Stephen Kuusisto writes beautiful, intelligent poems that engage and expand the senses. Like Stephen Dunn and other fine craftsmen, he is energetic without being explosive, and his language-swirls feel as if they spring from a passionate, well-tuned inner ear, from an earned confidence in where sound meets shape, and not from vanity. Instead of saying “feel,” I almost said “appear,” and I’ll momentarily explain the choice.
Letters For Borges is Kuusisto’s second collection of poetry. He is also the author of two memoirs about being blind, one of which I have read. The way a poem is seen on the page is important. How one capitalizes is important. How Kuusisto makes such selections is a talk I’d love to hear. How he thinks his sighted audiences respond to him is a topic I’d love to have explored in a panel, with him leading the discussion.
Full disclosure. I see MUCH more than Kuusisto, but my left eye has always been almost useless, enabling me, with glasses, to process color and light on that side, but almost never allowing me to accurately process shape without a long-practiced assist from my right eye. So, to state the obvious, I come to Kuusisto with a unique perspective that sometimes makes me self-conscious, and always heightens my alertness when I read him.
Sometimes I think the right way to be fair to Kuusisto is to recite him aloud, record and replay. Try this with “Life in Wartime:”
There are bodies that stay home and keep living.
Wisteria and Queen Anne’s Lace
But women and children, too.
And countless men at gasoline stations.
Schoolteachers who resemble candles,
Boys with metabolisms geared to the future.
Musicians trying for moon effects.
The sky, which cannot expire, readies itself with clouds
Or a perfect blue
Or halos or the amoebic shapes
Of things to come.
The railway weeds are filled with water.
How do living things carry particles
Of sacrifice? Why are gods talking in the corn?
Enough to feel the future underfoot.
Someone is crying three houses down.
Many are gone or are going.
A book could be written about this poem, or almost any other in this volume. Or one could write a poem beginning , “How does a blind man envision a perfect blue?” Or “What is it like to learn to name Queen Anne’s lace with your fingertips or entire hand?” One could list countless questions about how the author makes sense of “amoebic shapes,” which in their natural state are too small for a sighted person to perceive without microscope.
Microscope is urgent here because this poem and all the poems in this book are composed by someone with a large inner magnifier, so by the time one has absorbed, or tried to absorb, every composition, new world’s appear, and remain after eyes close.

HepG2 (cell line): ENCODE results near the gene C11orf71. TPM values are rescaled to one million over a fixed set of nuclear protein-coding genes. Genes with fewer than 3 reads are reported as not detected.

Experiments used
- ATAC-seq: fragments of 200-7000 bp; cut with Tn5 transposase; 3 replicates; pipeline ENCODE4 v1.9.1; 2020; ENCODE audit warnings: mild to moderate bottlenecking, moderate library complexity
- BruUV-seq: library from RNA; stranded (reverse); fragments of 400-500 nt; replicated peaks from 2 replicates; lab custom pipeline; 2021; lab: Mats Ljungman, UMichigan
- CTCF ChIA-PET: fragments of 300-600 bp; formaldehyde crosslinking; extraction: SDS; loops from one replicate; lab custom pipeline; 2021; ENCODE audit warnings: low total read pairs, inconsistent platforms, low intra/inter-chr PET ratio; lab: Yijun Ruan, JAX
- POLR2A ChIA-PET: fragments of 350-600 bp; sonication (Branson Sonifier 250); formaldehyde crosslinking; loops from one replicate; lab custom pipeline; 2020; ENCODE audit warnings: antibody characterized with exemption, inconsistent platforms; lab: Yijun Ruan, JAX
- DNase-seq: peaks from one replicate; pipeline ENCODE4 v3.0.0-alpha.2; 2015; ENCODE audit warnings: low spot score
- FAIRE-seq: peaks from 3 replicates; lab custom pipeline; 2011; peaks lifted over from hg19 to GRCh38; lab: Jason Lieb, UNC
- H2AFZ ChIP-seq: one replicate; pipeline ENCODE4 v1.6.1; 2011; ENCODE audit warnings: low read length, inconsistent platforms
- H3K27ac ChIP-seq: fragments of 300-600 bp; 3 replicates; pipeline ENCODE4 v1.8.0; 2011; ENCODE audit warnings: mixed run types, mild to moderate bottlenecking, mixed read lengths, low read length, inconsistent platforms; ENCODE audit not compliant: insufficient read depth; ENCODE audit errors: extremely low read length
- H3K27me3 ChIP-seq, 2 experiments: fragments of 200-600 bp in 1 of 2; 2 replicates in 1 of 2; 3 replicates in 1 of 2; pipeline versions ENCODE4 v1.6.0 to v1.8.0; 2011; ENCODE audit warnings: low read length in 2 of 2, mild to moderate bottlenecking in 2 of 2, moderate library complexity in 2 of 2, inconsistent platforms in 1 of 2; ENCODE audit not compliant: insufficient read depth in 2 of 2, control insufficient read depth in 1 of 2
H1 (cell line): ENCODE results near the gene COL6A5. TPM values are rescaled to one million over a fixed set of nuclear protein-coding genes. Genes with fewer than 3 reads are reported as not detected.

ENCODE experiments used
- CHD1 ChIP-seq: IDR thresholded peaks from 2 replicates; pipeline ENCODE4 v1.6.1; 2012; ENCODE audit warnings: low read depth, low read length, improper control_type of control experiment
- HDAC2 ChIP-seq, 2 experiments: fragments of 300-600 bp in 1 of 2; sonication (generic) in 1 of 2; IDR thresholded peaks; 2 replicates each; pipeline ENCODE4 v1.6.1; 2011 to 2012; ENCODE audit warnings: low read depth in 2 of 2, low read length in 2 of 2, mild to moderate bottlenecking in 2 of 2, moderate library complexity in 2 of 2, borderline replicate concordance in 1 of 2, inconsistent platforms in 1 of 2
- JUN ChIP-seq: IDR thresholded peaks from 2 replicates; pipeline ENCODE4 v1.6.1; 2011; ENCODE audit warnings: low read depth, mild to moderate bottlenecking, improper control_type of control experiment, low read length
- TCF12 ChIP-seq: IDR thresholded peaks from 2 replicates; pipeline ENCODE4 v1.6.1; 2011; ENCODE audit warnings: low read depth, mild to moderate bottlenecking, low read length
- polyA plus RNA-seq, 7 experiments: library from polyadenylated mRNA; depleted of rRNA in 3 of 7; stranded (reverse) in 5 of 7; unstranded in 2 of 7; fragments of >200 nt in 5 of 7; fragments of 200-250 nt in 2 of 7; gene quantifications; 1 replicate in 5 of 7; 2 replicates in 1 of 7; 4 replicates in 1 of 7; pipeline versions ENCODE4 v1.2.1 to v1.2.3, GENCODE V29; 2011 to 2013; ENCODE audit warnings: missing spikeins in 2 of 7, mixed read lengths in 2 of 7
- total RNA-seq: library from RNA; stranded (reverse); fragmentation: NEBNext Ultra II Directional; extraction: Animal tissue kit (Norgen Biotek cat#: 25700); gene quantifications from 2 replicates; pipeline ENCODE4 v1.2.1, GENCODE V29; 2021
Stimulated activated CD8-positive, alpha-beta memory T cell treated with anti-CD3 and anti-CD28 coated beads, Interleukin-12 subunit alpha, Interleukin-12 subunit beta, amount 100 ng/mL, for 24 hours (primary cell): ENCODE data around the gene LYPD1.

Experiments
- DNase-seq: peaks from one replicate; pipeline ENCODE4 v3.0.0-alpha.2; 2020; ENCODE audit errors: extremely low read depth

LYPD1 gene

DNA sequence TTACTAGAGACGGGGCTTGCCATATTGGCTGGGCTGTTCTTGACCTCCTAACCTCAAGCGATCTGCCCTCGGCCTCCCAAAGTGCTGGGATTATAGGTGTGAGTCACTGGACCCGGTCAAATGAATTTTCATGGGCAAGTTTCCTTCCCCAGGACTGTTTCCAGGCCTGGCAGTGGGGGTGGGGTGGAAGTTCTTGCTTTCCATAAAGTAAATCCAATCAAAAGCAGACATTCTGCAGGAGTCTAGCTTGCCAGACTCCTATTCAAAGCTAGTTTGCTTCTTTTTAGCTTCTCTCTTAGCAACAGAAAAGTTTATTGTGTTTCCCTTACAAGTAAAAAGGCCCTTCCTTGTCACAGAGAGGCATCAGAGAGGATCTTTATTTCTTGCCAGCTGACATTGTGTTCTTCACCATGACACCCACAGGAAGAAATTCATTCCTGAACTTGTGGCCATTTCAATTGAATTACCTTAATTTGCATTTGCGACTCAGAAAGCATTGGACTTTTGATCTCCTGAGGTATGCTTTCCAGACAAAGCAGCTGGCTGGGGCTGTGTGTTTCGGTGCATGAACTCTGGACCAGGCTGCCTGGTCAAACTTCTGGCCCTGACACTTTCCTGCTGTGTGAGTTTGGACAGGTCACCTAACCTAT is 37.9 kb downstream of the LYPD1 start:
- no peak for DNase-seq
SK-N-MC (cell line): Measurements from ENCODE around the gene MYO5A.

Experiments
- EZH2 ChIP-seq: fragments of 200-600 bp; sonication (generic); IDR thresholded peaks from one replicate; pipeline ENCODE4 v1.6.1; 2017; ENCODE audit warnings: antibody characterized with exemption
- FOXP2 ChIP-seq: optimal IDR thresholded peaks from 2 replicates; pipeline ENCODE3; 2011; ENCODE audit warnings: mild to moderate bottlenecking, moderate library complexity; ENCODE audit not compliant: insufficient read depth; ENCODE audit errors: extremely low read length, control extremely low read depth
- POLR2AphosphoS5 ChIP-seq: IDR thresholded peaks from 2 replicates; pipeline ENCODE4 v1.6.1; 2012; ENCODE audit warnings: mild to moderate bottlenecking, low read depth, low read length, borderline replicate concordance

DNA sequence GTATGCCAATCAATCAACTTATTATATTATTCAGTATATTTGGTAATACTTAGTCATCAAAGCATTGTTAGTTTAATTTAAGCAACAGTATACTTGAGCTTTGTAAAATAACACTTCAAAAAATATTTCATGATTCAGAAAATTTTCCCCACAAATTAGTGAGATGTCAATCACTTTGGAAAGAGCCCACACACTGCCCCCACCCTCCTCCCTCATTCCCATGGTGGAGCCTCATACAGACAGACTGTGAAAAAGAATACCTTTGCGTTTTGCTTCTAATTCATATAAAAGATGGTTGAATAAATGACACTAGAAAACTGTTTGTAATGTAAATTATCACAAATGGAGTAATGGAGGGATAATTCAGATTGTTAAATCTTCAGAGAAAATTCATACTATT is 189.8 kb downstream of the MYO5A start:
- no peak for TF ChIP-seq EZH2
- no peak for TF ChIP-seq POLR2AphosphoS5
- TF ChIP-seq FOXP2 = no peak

Borges was also blind, but you know that. And in one of the “Letters” of the title, called “Letters to Borges from Tampere,’’ Finland, where Kuusisto’s roots are, he demonstrates a masterful, well-calibrated physicality :
Winnowing and threshing in the far north –
Sunlight like tea in a glass (a stranger
Tells me) and local musicians play waltzes
In a coffee bar. Borges,
I got a bit drunk last night
And walked into a field and lay down where
The Caterpillar machines had torn a long seam in the earth
And the waltzing was, as the Finns say, nurin kurin, all topsy-turvy
In my head
And my ruined eyes took the roses and broken shards
Of twilight and built another village—a counter-village
Where the houses stood like wineglass stems.
You could see through everything
Even the walls of the walls of the church
A fact that didn’t bother anyone
As men and women made of light
Are necessarily long-lived and unconcerned
About the hour.
How does someone who sees light-robbed grays get to where he can imagine roses and broken shards of twilight, and breathe into them a counter village so heart-freezing and welcoming at once? “I got a little drunk, “ he says, but I suspect that line is there to force a pause, and as a deliberately mild bit of self-deprecation. He needs to be told that the sunlight is “like tea in a glass,” and his straightforward declaration makes the whole poem equal parts poignant and glorious, and a worthy honor to the Nobel Winner.
I have been wrestling for days with the question of how to approach Kuusisto’s blindness and my own concepts of visual composition and its importance in poetry, most of which are accepted wisdom. Kuusisto’s insistence on capitalizing the first letters of lines that are not the beginnings of sentences is a visual impediment making silken, flowing poems less so. But as a poetry reader I am usually intentionally unhurried. All those caps are unnerving, but Kuusisto is such an intelligent, deliberate writer that I have let go, slowed down a little more, and let him have his way .
I find Kuusisto’s way especially devastating in “The War Production Canzon,” with the unnecessary epigraph Whirlpool : Imagine It. Advertising Slogan. It is among the best “political” poems I have read in the past twelve months:
I have come at last
Of my dishwasher:
I use it
To bring back
Don’t kid yourself
And why shouldn’t
I set the dial
To Advanced Patriotism
The Orphic spot-remover,
Let the falling
Of the unreal dead
Muriel Rukeyser couldn’t have said it better, and there’s more, ending with
Of the rascals
You and me.
Stephen Kuusisto’s hearing (“Abstractions/ Of the rascals, ” for example ) is a kind of miracle, helping him see more than the “sighted” community. All of us go deeper into avenues of uniquely lit awareness.